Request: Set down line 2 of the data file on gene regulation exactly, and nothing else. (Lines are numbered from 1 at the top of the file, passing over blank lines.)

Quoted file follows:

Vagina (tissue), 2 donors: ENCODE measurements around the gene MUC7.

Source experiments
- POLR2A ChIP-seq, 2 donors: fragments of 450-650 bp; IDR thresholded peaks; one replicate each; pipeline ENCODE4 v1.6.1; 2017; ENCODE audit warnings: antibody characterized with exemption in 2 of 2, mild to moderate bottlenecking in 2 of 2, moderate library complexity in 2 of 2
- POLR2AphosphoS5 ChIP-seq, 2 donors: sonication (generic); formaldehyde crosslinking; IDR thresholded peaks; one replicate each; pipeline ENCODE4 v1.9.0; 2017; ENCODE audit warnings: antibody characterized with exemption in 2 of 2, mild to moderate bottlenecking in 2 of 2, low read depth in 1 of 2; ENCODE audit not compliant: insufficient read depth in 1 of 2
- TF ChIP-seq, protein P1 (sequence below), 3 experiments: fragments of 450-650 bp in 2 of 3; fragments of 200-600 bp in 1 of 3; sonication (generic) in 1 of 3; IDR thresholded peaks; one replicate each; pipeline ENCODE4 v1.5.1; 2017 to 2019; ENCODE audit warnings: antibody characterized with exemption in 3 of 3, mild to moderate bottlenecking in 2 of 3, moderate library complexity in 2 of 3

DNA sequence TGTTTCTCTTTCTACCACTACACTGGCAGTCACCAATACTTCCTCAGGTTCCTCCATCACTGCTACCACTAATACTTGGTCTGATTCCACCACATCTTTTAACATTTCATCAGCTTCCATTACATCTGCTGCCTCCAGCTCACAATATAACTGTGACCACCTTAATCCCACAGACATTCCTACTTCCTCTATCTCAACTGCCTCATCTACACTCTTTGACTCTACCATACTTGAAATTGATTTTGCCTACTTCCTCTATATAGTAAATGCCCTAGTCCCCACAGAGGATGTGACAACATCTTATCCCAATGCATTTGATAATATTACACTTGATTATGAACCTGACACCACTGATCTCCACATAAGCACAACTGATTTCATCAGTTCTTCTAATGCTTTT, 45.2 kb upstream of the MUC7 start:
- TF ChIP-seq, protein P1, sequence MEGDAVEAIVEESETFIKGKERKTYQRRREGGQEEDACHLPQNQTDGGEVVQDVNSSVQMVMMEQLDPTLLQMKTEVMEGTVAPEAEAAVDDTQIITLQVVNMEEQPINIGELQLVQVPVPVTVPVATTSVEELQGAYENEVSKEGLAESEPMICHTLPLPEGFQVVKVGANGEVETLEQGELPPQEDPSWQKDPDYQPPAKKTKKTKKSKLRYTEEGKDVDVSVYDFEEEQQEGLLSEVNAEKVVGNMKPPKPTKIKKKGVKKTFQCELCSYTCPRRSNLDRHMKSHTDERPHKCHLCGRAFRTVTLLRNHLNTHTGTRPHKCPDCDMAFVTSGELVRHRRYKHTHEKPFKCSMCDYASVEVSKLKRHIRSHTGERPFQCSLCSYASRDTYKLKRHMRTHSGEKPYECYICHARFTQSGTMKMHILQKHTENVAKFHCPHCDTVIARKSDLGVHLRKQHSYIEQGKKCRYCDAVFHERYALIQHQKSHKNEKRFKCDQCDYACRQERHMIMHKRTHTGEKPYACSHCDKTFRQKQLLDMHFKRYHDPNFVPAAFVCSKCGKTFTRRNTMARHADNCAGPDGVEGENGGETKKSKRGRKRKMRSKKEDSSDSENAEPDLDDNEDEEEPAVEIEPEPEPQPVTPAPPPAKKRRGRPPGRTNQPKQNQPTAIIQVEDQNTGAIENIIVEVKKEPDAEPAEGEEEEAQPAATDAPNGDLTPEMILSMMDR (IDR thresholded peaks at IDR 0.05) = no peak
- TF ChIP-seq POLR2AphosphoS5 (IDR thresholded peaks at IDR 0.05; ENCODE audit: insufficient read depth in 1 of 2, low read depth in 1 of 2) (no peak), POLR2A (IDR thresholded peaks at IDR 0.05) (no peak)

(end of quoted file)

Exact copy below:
Source experiments